Wednesday, May 20, 2020

L'infidélité française: On a Magical Night and Alice '19

I'm wondering if I would have actually put this together as a double feature if I'd realized that Alice was French, but the split probably worked well enough to keep my being more than a little disappointed in On a Magical Night from influencing my opinion of Alice too much. It would have been a lot of entitled schmucks cheating on their spouses for one night.

(My vestigial French was not much help, although I do find myself using "Chambre 212" instead of "On a Magical Night" in part because I didn't love the movie and thus kind of want to use the more neutral title, and liking that "Alice" is pronounced as "ah-lees" in French, especially because a supporting character is named "Lisa" and the names link better that way.)

They're both streaming "locally" - On a Magical Night in The Coolidge's virtual room and Alice in The Somerville's. I hope the latter gets a good boost from this sort of release; as a first feature for the director and apparently Emilie Piponnier's first starring role (though I expect her to have many more), it could easily get buried but is well worth discovering.

The only thing that really bugs me is that I feel like there's a movie I should be referencing when talking about Alice - a French New Wave classic about another young wife who works as a call girl in the afternoon - but its name is just out of reach. I'm going to feel really stupid when someone brings it up.

Chambre 212 (On a Magical Night)

* * ¼ (out of four)
Seen 16 May 2020 in Jay's Living Room (Coolidge Corner Theatre Virtual Screening Room, internet)

It's a rare film that's improvised or shot in sequence, and there's almost no way that On a Magical Night is one of them. Nevertheless, to watch it is to get the impression of someone having an idea, running with it, getting distracted, forgetting how all this works, and just winding up in a place that makes no damn sense whatsoever. And, sure, this isn't a movie one goes into with any sort of expectation of logical consistency, but this movie just completely loses track of what makes it work.

It initially introduces the audience to Maria Mortemart (Chiara Mastroianni), a forty-ish law school professor who beds her students casually enough that it never occurs to her that husband Richard Warrimer (Benjamin Biolay) has never done likewise, so when he gets upset at seeing texts from the amusingly-named Asdrubal Electorat (Arrison Arevalo) on her phone, she storms out in a huff, checking in at the hotel across the street. The room she's given affords her a view into their apartment, but that's not all - she finds herself visited by a younger version of Richard, from when they first met (Vincent Lacoste), Richard's first lover Irène Haffner (Camille Cottin), who was also his piano teacher when he was an awkward teen, Maria's mother (Marie-Christine Adam), and the personification of her will (Stéphane Roger).

On a Magical Night (or "Chambre 212" in the original French) probably works best if one is not inclined to try and figure things out; as that sort of person, I spent a lot of time grumpy over how Maria's apparent hallucinations could know all of these things that come as a surprise to her, or apparently go on to act independently of her. Or, if this means that there is simply magic to this room, why? Does it happen to everyone who stays there, or does some sort of force aim to either fulfill the couple's fantasies (from Maria's point of view) or help them reconcile? Why?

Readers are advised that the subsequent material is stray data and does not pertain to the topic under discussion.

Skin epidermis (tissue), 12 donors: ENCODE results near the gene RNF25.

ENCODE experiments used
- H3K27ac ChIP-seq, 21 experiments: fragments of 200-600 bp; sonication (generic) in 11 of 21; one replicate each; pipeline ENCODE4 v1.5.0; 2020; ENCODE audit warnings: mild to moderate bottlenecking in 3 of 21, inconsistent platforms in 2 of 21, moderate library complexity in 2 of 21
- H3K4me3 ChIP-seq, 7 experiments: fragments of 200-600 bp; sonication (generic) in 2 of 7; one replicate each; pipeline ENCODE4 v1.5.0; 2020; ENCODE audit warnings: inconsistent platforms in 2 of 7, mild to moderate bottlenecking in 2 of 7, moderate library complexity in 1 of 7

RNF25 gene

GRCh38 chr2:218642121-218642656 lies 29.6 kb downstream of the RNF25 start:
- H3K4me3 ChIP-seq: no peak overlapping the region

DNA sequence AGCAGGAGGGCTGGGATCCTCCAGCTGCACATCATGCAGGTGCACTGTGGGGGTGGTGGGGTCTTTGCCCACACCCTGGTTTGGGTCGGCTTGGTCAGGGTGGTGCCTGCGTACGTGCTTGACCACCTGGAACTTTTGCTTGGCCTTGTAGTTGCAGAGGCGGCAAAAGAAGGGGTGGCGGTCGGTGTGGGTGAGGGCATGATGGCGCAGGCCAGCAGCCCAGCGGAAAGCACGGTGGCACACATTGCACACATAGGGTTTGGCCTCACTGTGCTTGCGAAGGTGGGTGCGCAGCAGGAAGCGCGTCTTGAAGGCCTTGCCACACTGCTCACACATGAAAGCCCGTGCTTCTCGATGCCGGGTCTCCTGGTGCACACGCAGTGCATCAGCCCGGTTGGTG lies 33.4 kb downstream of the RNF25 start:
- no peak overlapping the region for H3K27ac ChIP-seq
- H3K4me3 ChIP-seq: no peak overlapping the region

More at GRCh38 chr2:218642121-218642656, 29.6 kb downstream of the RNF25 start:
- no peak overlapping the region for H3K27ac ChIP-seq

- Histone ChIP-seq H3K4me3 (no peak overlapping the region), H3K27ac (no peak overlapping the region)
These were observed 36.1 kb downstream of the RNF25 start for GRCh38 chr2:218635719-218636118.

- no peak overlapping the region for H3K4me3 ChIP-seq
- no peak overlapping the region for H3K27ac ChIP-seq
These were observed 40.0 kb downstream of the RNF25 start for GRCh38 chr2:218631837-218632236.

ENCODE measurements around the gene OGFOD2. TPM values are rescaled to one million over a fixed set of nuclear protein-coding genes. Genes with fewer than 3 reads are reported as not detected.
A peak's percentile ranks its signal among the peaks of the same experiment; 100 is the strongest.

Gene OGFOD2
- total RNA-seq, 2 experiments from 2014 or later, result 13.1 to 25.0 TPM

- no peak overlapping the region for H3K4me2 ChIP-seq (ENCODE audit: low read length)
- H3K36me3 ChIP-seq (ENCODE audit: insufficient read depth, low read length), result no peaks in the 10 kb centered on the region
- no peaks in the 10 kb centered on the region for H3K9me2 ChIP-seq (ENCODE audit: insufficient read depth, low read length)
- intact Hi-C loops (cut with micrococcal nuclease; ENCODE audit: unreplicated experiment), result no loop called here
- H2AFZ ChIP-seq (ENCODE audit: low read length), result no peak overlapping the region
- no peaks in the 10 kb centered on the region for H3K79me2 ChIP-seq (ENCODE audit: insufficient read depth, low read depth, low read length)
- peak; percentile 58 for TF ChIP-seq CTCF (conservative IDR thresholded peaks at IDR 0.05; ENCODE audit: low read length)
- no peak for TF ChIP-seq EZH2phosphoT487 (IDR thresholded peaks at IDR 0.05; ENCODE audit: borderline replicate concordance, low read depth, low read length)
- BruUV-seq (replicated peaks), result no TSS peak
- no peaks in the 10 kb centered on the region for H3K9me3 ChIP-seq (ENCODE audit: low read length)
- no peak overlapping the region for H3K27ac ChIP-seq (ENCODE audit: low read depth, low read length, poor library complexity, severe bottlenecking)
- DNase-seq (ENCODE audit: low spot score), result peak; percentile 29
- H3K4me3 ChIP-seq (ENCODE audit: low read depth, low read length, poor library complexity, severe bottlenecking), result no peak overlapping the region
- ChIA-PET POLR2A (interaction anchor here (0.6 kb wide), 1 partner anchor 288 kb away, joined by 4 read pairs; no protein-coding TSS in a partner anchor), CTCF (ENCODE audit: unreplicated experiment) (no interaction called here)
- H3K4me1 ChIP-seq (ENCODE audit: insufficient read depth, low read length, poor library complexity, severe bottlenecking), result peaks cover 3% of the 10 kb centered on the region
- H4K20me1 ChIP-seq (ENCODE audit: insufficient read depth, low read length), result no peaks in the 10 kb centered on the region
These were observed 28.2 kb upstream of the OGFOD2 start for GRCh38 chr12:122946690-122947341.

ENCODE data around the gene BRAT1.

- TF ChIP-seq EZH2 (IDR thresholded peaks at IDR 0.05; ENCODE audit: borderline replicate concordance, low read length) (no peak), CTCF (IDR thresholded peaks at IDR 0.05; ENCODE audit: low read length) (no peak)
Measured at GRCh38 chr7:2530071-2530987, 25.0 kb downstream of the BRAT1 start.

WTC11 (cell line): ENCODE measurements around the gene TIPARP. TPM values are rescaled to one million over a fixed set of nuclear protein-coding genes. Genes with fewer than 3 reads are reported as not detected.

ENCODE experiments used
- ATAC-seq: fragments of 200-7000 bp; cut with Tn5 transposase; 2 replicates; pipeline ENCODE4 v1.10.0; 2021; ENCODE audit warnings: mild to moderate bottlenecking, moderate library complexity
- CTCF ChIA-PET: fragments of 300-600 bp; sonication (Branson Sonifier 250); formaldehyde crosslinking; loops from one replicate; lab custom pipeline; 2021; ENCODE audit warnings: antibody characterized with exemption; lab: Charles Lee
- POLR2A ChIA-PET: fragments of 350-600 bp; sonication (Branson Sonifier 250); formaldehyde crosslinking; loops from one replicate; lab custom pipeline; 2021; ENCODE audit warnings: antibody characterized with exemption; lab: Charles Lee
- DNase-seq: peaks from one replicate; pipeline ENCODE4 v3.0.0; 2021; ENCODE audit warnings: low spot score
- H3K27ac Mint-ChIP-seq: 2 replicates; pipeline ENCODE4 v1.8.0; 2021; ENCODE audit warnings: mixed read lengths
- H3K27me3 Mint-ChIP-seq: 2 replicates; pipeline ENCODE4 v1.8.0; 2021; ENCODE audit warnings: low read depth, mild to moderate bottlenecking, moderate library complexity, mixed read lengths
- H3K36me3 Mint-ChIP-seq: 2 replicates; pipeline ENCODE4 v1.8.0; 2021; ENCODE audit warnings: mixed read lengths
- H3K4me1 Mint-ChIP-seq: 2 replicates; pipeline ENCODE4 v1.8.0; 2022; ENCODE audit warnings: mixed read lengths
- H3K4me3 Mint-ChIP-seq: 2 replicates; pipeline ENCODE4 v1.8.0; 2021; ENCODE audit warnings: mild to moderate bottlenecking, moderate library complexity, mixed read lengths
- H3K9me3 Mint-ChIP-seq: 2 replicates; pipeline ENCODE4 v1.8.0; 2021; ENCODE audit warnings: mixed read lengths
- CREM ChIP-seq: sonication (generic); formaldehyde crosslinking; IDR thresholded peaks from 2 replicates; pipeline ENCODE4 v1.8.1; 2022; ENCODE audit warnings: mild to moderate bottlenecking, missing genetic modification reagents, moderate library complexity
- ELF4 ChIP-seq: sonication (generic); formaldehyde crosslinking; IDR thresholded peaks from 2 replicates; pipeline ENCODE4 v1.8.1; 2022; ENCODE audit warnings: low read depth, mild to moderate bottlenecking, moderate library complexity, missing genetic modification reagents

After all, Maria is fairly awful, even if one is willing to give her extra credit for being a counter to the usual double standard where a man's cheating is minimized and a woman's is considered a betrayal. Chiara Mastroianni may manage that sort of aloof self-serving sophistication well enough to be entertaining, but she's got precious little opportunity to show that there's anything to Maria beyond it. It doesn't help any that she spends most of the movie surrounded by fantasies of people singing her praises or implying that she's not the one who hurt Richard the most - and, despite Camille Cottin giving the part far more than it deserves, the level of sympathy this film has for 40-year-old Irène taking a 14-year-old lover and grooming him does not help. And while Benjamin Biolay and Vincent Lacoste do fair work individually, they never once seem like the same person at different ages, and if that's deliberate, one would think that the film would actually do something with how Maria's vision of Richard when they first met is disconnected from the reality.

Every once in a while, the film will seemingly scold the viewer for taking it that seriously, and it's certainly not hard to want to go along with it, from the opening scene where Maria sighingly laments that she is a slave to her "anthroponymic fantasies to the increasingly absurd visitors she receives. The magical snowfall works in part because it seems like they are thoroughly unconvincing soap flakes, as is the delightfully unreal miniature shot of the street with the pair looming over it. There are plenty of moments scattered throughout when filmmaker Christophe Honoré hits on a winning combination of being drily funny, uninhibited, and poetic.

Despite that, it's almost impossible to ignore that the social elements that make that such a potent, enjoyably French sort of humor also allow toxic people like Maria to thrive, and there's an upper limit to the number of bon mots and farcical fantasies one might be willing to endure to spend time inside her head, especially as Honoré seemingly loses track of why he's in there in the first place.